Dow wants to recycle 1 million tons of plastic by 2030
19 de March de 2021
  • Português

The chemical company also develops solutions to reduce the amount of plastic in packaging

The role of plastic gained evidence in both packaging and safety and health products during the Covid-19 pandemic. According to data from Abrelpe (Brazilian Association of Public Cleaning Companies), the volume of plastic discarded in Brazil in 2020 increased: there were 13.3 million tons – 15% more than in the previous year.

On March 18, Global Recycling Day, Dow emphasized the importance of collaboration between companies, governments, institutions, academia, and stakeholders to address waste management and the recycling market. Through projects, partnerships, and campaigns, the company has promoted action fronts to collect 1 million tons of plastic, reused, or recycled by 2030. The objective is part of Dow’s set of Sustainability Goals for the coming decades. “We want to add value to these materials and reduce disposal and waste with social, economic, and environmental gains and benefits,” said Tamires Silvestre, Dow’s Sustainability Manager.

Although single-material structures are trending in the packaging market, many applications need to meet different properties and require different types of plastics or other materials. To promote and facilitate the recycling of these packages, Dow has developed a strong portfolio of compatibilizers that allow recycling of different materials combined in the same structure, improving recycled films. An example of such materials is RETAIN ™, a polymer modifier added to develop flexible multi-material packaging that previously could not be recycled. That can now enter traditional PE recycling chains without impairing the characteristics of the final product.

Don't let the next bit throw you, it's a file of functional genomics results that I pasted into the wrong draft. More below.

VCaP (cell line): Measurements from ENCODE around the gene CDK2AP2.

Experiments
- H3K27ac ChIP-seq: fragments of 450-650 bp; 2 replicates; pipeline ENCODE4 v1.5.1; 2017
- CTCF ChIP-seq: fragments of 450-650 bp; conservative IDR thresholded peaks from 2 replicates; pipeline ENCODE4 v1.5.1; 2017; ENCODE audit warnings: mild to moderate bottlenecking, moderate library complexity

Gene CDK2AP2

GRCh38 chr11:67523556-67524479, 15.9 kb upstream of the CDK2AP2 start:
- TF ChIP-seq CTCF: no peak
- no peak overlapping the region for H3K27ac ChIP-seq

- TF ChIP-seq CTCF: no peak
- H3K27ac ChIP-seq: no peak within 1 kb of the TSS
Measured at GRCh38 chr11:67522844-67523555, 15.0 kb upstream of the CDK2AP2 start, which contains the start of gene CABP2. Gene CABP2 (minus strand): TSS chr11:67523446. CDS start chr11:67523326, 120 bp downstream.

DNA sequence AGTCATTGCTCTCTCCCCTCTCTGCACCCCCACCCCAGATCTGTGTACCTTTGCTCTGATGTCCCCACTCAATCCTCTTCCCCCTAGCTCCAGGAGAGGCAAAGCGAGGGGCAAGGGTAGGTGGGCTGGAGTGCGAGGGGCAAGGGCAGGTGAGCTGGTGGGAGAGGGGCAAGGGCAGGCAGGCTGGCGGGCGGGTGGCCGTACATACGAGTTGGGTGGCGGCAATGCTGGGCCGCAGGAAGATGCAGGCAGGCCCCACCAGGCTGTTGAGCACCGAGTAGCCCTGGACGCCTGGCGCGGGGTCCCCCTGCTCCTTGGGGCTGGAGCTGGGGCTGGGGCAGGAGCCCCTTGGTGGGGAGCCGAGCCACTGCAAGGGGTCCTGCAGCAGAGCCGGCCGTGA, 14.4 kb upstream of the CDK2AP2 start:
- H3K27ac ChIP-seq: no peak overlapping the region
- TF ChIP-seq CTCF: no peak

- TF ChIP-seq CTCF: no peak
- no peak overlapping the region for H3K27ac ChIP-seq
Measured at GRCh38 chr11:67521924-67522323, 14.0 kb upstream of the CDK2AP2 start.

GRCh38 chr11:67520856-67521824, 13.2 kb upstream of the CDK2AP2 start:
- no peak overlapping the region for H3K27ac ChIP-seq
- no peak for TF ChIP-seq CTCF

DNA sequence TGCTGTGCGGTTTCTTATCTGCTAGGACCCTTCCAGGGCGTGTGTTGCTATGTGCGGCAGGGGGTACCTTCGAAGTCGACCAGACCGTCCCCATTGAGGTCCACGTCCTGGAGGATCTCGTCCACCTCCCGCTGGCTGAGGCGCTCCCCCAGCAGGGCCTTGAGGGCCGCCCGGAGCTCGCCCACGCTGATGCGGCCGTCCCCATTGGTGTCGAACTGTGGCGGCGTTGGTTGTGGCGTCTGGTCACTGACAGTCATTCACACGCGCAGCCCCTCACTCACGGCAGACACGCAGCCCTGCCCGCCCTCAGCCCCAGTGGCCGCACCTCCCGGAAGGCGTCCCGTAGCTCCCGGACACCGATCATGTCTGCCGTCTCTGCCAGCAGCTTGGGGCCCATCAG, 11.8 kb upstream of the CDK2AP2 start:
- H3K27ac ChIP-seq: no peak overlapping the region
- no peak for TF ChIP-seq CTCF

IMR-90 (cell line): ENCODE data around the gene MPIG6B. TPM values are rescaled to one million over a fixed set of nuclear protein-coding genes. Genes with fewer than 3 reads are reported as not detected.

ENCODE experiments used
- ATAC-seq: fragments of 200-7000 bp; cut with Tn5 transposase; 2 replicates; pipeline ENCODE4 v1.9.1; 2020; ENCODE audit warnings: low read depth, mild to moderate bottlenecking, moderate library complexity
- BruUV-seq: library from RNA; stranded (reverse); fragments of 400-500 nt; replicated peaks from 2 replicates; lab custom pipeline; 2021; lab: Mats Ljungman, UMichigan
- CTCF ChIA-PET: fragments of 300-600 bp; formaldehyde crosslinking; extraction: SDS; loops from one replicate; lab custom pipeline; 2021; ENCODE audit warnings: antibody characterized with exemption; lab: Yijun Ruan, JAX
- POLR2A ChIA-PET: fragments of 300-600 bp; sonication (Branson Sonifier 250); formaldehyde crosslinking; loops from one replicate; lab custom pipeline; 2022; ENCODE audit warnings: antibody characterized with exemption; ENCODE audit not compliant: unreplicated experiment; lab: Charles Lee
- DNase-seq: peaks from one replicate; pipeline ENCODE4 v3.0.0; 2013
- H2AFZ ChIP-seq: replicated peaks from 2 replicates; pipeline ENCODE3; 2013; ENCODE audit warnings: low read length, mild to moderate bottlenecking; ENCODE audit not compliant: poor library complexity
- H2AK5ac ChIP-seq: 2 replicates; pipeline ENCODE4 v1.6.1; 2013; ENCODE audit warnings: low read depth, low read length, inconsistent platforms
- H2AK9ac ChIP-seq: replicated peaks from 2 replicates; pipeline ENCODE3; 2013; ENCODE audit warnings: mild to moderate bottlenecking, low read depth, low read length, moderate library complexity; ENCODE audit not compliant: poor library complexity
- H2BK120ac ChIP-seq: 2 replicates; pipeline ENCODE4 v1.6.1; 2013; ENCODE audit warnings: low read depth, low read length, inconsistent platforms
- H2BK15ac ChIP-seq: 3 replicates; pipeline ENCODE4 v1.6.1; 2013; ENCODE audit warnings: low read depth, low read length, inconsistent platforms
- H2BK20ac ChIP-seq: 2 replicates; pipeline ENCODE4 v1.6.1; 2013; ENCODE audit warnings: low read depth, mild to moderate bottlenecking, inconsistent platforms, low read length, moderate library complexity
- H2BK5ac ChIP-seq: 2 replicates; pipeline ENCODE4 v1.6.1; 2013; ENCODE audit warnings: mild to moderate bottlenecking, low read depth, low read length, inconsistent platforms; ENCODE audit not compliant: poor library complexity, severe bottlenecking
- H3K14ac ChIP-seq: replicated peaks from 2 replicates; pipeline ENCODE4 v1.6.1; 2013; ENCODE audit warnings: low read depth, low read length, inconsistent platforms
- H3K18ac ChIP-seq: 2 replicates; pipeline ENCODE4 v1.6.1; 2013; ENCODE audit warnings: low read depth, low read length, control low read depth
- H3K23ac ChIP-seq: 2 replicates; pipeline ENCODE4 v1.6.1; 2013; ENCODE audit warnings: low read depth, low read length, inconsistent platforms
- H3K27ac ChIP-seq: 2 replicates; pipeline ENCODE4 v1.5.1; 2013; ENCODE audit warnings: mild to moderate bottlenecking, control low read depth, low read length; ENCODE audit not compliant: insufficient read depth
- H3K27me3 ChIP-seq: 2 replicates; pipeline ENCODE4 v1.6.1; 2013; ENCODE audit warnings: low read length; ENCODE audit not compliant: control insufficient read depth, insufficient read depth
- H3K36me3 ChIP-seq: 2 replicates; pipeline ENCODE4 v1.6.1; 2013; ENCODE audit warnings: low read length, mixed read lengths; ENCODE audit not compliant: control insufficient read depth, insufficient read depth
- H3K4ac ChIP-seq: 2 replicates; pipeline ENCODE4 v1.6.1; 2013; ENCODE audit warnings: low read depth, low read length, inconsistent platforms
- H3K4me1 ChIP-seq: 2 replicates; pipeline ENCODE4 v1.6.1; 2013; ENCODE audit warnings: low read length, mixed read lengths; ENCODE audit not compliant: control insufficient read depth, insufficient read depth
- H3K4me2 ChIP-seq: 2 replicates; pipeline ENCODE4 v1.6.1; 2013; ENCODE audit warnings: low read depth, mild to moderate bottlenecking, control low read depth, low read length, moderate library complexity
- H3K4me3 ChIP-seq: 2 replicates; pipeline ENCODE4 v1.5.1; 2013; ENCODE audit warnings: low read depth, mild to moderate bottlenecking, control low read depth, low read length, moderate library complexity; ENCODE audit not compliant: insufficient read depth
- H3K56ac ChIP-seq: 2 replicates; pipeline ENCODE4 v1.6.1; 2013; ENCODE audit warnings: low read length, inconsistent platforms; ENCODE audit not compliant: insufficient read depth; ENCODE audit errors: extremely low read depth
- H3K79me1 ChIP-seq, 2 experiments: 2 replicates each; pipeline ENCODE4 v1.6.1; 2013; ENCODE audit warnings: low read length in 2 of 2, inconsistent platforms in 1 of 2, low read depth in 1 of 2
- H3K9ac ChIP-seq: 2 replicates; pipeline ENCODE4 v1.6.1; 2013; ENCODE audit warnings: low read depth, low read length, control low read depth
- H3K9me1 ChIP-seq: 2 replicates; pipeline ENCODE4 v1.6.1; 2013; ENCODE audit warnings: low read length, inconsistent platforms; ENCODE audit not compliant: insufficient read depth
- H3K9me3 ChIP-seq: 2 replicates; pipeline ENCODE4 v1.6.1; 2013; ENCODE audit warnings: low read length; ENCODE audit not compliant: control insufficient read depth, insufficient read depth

Also, to reach the proposed target by 2030 and promote plastic’s circularity, Dow launched its first PCR (post-consumer recycled) resin in Brazil, in partnership with Boomera LAR, paving the way for the development of complete and high-quality recyclable solutions for industry and the consumer market. Other alliances are underway across Latin America to advance new products from this family.

The pandemic scenario has brought up the subject not only in Brazil but throughout Latin America. In the region, a third of all urban waste generated still ends up in landfills or the environment, and only 10% of everything that is collected is reused through recycling or other materials recovery techniques, according to data from the United Nations for the Environment (UNEP).

 
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